As our daughters’ paddle boards glide gently past a holiday home belonging to singer Ed Sheeran, my wife and I feel our decision to take a short break in Great Yarmouth has been vindicated.
It certainly wasn’t the most popular option with our three teenage girls, who — lucky blighters that they are — generally prefer splashing around a Mediterranean shoreline to the lure of the British seaside.
Yet, this being the year that it is, we needed to look closer to home. So, when a friend suggested Great Yarmouth I was intrigued — even if we weren’t sure exactly where it was.
People on the sandy beach at Gorleston-on-Sea, not far from Great Yarmouth
Don’t get me wrong: I had a rough idea, aware that the ancient port town was in Nelson’s county of Norfolk.
A longstanding working port, it’s also been a holiday destination for hundreds of years, popularised by an annual Bass Breweries knees-up for 9,000 staff.
And perhaps by showing they could organise the proverbial booze-up, the hoteliers, publicans and amusement ride owners unknowingly laid the foundation for modern Great Yarmouth — a town which, unlike some of its more chi chi Norfolk cousins, manages to retain the cheeky aura of a resort that doesn’t take itself too seriously.
Saddle up: Donkey rides on the beach at Great Yarmouth, near the town’s pier
Yesterday, the feelgood film by writers Richard Curtis and Jack Barth, and director Danny Boyle, were filmed in Great Yarmouth. Pictured is the town’s quay
Still, the stakes are high. We visit just after lockdown has been lifted, amid a riot of teen angst over cancelled exams and overseas lacrosse trips. There’s some parental angst, too.
We needn’t have worried: staff at the Andover House Hotel, our base and a centrally located little haven yards from the seafront, have clearly thought about how to reassure guests, and are on hand for any queries.
It proves to be a great choice — although those with mobility issues should note there is no lift. An early morning walk down the promenade is in order on our first day — and this puts us in the exploring mood.
Later, a ten-minute drive delivers us to Gorleston-on-Sea, a relatively unspoiled resort with a white sandy beach that could grace any exotic postcard.
Views of the pretty town of Garleston-on-Sea as beach-goers fly kites on a summer’s day
Even better, I am able to impress the girls with the revelation that Yesterday, the recent feelgood film by Richard Curtis and Danny Boyle, was filmed here, and buy them a drink at the nearby Pier hotel, whose rooftop also features in the film.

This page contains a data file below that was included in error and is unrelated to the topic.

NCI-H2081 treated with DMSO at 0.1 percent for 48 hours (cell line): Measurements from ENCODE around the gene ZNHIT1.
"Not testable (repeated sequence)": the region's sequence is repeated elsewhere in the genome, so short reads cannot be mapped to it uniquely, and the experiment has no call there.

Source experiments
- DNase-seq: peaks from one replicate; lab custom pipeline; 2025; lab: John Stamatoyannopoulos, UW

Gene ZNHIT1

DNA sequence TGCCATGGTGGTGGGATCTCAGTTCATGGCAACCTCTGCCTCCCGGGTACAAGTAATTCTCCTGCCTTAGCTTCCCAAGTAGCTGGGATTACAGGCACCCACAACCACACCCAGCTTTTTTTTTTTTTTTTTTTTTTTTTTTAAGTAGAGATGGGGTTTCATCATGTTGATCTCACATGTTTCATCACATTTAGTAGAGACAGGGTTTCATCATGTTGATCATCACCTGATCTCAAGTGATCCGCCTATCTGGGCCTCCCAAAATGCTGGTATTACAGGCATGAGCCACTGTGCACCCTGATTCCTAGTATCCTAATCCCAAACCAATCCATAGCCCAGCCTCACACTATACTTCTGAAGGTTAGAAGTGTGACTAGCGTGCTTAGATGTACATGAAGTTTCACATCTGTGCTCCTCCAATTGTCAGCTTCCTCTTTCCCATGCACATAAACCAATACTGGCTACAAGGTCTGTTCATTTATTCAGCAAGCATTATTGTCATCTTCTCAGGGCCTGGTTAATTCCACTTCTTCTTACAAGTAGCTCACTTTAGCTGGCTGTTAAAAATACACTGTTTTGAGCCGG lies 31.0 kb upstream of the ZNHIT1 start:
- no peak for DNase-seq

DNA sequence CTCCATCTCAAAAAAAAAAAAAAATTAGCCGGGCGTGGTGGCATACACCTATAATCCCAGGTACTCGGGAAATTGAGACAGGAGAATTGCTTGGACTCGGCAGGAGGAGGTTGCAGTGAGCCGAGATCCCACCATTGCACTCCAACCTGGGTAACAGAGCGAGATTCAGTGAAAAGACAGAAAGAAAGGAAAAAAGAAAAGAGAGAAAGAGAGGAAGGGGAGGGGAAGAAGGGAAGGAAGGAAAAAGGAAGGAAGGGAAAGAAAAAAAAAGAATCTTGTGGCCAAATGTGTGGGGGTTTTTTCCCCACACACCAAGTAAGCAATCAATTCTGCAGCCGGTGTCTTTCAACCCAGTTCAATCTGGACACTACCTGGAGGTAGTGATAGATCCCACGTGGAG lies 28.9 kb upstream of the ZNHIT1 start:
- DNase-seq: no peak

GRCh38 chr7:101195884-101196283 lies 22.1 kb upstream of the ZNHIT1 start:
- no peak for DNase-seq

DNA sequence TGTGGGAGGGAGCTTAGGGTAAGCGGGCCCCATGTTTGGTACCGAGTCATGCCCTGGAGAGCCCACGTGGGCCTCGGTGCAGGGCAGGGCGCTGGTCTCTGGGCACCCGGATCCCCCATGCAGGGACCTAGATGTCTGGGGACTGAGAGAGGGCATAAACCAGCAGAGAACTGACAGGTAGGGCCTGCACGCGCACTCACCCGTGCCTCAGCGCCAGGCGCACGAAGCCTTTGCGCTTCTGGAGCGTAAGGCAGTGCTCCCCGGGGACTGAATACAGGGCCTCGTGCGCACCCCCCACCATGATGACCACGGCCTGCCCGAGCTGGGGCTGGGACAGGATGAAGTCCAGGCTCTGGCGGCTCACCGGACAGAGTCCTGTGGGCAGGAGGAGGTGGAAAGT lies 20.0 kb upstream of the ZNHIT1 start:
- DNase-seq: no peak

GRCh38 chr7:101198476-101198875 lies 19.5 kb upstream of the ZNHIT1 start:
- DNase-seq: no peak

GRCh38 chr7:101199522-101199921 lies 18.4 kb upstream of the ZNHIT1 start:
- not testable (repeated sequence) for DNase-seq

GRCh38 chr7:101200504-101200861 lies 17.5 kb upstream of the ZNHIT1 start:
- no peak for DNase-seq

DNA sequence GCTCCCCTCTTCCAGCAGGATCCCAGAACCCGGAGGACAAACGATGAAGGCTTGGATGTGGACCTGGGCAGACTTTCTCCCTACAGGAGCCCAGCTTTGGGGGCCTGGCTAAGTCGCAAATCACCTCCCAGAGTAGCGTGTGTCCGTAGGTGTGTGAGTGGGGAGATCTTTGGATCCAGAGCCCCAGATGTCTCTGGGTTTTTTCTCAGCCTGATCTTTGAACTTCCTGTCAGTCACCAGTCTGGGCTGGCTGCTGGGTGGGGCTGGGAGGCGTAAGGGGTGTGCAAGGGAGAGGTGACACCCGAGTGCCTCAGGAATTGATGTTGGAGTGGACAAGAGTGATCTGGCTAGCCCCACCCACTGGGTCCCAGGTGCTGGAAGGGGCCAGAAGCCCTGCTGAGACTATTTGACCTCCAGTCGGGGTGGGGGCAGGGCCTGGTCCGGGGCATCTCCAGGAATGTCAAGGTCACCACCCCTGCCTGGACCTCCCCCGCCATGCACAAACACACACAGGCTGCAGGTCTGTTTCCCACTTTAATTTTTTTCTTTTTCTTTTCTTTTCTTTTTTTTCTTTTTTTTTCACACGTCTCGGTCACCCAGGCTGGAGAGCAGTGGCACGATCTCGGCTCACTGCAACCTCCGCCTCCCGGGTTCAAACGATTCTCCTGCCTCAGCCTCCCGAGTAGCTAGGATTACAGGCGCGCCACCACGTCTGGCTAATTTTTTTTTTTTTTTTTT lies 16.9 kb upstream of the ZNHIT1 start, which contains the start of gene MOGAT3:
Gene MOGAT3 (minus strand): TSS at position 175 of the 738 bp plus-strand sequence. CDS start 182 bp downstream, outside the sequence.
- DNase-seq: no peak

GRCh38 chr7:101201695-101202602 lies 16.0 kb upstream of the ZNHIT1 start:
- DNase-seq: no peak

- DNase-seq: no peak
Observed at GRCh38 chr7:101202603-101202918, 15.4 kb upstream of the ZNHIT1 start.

It lays the groundwork nicely for our next expedition, an outing on a paddle board at Oulton Broad, a mile west of Lowestoft over the border in Suffolk.
The girls are novices, but a fabulous 90-minute induction at Boardin’ Skool with Adam — who has managed to combine a lecturing career and a dabble in standup comedy with his new life — proves the perfect introduction.
My wife and I, knowing our limits, opt to ride shotgun in a kayak instead. Do the girls fall off? They do. But that is all part of the fun — and they do manage to stay upright long enough to have a good gawp at Ed’s impressive waterside pad.
Another short drive away at St Olaves we hire a day boat on the River Waveney from Bridge Stores. With hindsight, an hour isn’t quite enough to sample the soothing delights of a gentle glide through its clear channels, although on the plus side, it leaves little time for mutiny from the crew. We also still manage to work up enough of an appetite to be delighted by the sight of the Bell Inn, a hostelry that backs onto the river and whose massive beer garden allows those still nervous about the virus to relax over a slap-up meal including fish platters and scampi.
A family enjoy the rides at the amusement arcade at Great Yarmouth’s Pleasure Beach
Make no mistake: there’s plenty of fun to be had on land in the area, too, from Great Yarmouth’s Pleasure Beach (cheesy but good, clean, socially distanced amusements) to donkey rides, to Thrigby Hall Wildlife Gardens, which houses a fascinating collection of not-often-seen creatures, including some of the rarest leopards in the world.
The highlight for the Simester family is the reticulated python (the longest species of snake in the world).
Overall, there are options galore to keep this family of five happily occupied, no mean feat with teenage daughters.
That’s not to say it’s for everyone: if you’re the type of person who likes quaint bookshops and boutique stores, Great Yarmouth is unlikely to be on your bucket-and-spade list.
But for those who are partial to a slice of old fashioned, unpretentious, seaside nostalgia it has everything you need.
So look up Great Yarmouth on the map — and try it for yourself.